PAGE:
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Small Claims Court

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BUSINESS
By ILYCE GLINK | February 1, 2008
My wife owns a home that we would prefer to sell, but it is a rental property at the moment. The renter has informed us that she has bought a new house and will be leaving at the beginning of February so she will not be giving her 30-day notice and she does not intend to pay anything for January. A friend suggested that we put a lien on the new house so she won't be able to close on the house until she pays us. The rent is $1,700. Is that worth the amount of lawyers' fees it would cost to do all that?
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BUSINESS
By Jamie Smith Hopkins, The Baltimore Sun | July 20, 2011
Maryland's District Courts are putting a freeze on about 900 debt-collection lawsuits after the local company that filed them tried and failed to get a license. Sunshine Financial Group, a Catonsville-based firm that buys consumer debts and collects primarily by suing, was turned down for a collection agency license this month by the state Department of Labor, Licensing and Regulation. The agency said the company filed affidavits in court cases that "misled and deceived both consumer defendants and the courts" about key issues, from the amount of the debt owed to whether the company could prove it had the right to collect.
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NEWS
By Tim Craig and Tim Craig,SUN STAFF | April 3, 2002
The Maryland Senate gave final approval yesterday to a bill that would make it easier for people to settle small-claims disputes. In a unanimous vote, the Senate agreed to increase to $5,000 the amount a person could sue for in a small-claims case. The House of Delegates approved the same bill in February, and the measure now goes to Gov. Parris N. Glendening. The governor vetoed a similar proposal last year at the urging of the Maryland Trial Lawyers Association, and it is unclear whether he would do the same this year.
NEWS
By Mike Schaefer | November 15, 2009
Each day, the District Court at 700 E. Patapsco St. has a roomful of parking ticket culprits who feel they are not guilty, or cannot afford the fines and penalties, or are gambling on the officer not showing up (so they win by default). About a dozen enforcement officers spend one to two hours to see that justice is done. The judge (with a $127,252 salary) is supported by two clerks and two bailiffs (the latter costing $35,000 a year each). Some judges are in good moods, some not; this is generally the least-desired of judicial assignments.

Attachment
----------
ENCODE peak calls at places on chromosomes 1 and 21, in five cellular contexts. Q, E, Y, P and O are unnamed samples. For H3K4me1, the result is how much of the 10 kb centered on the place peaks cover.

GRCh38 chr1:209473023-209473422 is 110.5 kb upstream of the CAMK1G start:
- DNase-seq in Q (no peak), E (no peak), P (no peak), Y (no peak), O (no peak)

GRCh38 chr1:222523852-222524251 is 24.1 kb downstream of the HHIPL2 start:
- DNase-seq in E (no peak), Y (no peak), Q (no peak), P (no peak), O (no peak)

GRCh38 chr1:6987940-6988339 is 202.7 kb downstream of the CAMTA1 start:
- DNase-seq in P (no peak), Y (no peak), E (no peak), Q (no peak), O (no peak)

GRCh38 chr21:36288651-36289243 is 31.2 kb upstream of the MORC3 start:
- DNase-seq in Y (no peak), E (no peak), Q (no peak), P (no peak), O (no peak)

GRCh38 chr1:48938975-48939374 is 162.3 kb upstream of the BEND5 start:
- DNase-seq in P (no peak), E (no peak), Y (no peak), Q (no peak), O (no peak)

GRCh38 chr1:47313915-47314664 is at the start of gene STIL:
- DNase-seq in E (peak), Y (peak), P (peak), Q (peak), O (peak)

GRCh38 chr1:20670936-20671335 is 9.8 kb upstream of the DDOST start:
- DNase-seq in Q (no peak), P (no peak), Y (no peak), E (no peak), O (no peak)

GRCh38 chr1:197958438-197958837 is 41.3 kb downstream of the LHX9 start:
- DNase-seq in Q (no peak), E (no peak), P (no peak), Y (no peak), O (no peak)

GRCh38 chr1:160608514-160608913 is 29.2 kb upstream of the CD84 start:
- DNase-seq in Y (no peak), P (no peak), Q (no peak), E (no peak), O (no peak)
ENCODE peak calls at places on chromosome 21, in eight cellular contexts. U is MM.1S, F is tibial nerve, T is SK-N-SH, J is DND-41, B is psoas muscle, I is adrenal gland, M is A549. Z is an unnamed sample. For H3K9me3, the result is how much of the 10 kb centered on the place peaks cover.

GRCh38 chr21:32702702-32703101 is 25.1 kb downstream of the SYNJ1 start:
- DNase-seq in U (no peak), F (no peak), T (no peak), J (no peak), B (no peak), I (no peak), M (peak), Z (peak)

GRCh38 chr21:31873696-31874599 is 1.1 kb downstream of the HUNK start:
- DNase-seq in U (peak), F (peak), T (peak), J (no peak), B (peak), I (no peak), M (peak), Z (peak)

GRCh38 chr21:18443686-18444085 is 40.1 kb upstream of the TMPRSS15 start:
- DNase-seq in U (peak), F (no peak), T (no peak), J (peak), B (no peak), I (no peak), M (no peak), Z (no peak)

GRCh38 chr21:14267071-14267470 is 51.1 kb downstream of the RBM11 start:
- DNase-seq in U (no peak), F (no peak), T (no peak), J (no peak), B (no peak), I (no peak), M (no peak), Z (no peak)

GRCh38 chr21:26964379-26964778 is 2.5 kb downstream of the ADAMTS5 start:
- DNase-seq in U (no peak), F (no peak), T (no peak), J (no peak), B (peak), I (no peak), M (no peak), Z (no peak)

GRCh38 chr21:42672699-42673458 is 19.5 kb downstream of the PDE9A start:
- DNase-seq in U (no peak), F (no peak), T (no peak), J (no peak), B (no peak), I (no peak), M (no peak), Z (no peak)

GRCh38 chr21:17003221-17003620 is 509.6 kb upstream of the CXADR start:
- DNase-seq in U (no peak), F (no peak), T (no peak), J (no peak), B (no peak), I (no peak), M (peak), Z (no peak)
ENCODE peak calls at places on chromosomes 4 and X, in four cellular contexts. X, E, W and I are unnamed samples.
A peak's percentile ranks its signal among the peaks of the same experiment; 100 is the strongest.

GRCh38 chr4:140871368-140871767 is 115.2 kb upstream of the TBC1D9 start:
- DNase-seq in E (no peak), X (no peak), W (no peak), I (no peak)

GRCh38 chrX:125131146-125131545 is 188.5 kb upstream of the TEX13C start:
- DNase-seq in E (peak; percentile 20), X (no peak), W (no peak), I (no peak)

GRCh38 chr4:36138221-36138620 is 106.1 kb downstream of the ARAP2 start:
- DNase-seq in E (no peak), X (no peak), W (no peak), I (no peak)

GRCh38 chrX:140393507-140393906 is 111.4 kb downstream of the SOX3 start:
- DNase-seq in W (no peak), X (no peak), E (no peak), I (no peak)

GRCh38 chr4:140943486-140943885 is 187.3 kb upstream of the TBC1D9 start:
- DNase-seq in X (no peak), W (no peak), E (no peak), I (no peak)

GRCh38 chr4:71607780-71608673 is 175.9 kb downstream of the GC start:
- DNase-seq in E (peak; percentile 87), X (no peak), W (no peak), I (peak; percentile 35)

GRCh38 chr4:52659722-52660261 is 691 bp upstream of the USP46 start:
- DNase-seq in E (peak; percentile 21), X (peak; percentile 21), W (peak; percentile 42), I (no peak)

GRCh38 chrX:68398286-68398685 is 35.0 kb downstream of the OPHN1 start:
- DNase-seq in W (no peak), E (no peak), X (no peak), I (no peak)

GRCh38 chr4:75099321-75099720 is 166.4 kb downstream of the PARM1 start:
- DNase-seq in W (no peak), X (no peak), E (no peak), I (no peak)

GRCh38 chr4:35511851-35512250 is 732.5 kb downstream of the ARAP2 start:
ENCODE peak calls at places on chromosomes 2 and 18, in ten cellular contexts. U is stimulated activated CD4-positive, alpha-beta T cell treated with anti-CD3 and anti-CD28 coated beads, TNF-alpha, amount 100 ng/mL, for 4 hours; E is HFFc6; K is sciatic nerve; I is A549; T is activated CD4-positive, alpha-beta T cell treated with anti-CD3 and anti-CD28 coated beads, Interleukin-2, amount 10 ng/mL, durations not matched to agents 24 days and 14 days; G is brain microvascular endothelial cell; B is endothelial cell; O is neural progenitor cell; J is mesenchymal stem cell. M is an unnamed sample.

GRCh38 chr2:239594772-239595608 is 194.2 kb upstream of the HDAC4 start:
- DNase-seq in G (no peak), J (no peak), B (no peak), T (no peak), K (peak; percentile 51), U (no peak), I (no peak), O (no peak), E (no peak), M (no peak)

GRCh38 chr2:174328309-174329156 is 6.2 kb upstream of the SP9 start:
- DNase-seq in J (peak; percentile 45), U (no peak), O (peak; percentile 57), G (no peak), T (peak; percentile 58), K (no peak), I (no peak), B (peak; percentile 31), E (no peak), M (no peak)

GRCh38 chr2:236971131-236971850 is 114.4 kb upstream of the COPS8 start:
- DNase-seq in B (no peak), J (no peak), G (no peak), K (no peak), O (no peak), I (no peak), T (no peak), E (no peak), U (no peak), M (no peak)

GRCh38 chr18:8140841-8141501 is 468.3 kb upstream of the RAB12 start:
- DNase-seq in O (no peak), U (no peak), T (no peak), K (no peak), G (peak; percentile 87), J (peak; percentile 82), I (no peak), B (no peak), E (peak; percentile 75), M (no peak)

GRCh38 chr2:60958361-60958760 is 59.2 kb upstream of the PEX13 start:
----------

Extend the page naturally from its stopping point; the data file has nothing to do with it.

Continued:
BUSINESS
By George B. Laurent | March 20, 1994
One of the prime causes of disputes between tenants and landlords involves charges to the security deposit. If these disputes cannot be resolved and the sum involved is $2,500 or less, the tenant can sue in Small Claims Court.This is a relatively informal and simple procedure in which most tenants are able to represent themselves without the aid of a lawyer.The suit should be filed as soon as possible, but within three years of the time the dispute arises, in the county where the rental property is located.
NEWS
By Mike Schaefer | November 15, 2009
Each day, the District Court at 700 E. Patapsco St. has a roomful of parking ticket culprits who feel they are not guilty, or cannot afford the fines and penalties, or are gambling on the officer not showing up (so they win by default). About a dozen enforcement officers spend one to two hours to see that justice is done. The judge (with a $127,252 salary) is supported by two clerks and two bailiffs (the latter costing $35,000 a year each). Some judges are in good moods, some not; this is generally the least-desired of judicial assignments.
BUSINESS
By Jamie Smith Hopkins, The Baltimore Sun | July 20, 2011
Maryland's District Courts are putting a freeze on about 900 debt-collection lawsuits after the local company that filed them tried and failed to get a license. Sunshine Financial Group, a Catonsville-based firm that buys consumer debts and collects primarily by suing, was turned down for a collection agency license this month by the state Department of Labor, Licensing and Regulation. The agency said the company filed affidavits in court cases that "misled and deceived both consumer defendants and the courts" about key issues, from the amount of the debt owed to whether the company could prove it had the right to collect.
NEWS
December 15, 1992
Wage LawsGreat article by Kim Clark on state wage laws (Nov. 29). While this problem has always been around it is indeed growing.I have lost money from one company and have since run into several people who have also. In my case I was working for a large multinational in the middle of a corporate downsizing.When my time came to go out the door, the exit interviewer had me sign a waiver even before being informed of any pay, benefit continuation or job search help. The waiver of course was a disclaimer to release the company from any wrongdoing and a promise that I would never bad mouth said company.
NEWS
By New York Times News Service | June 9, 1993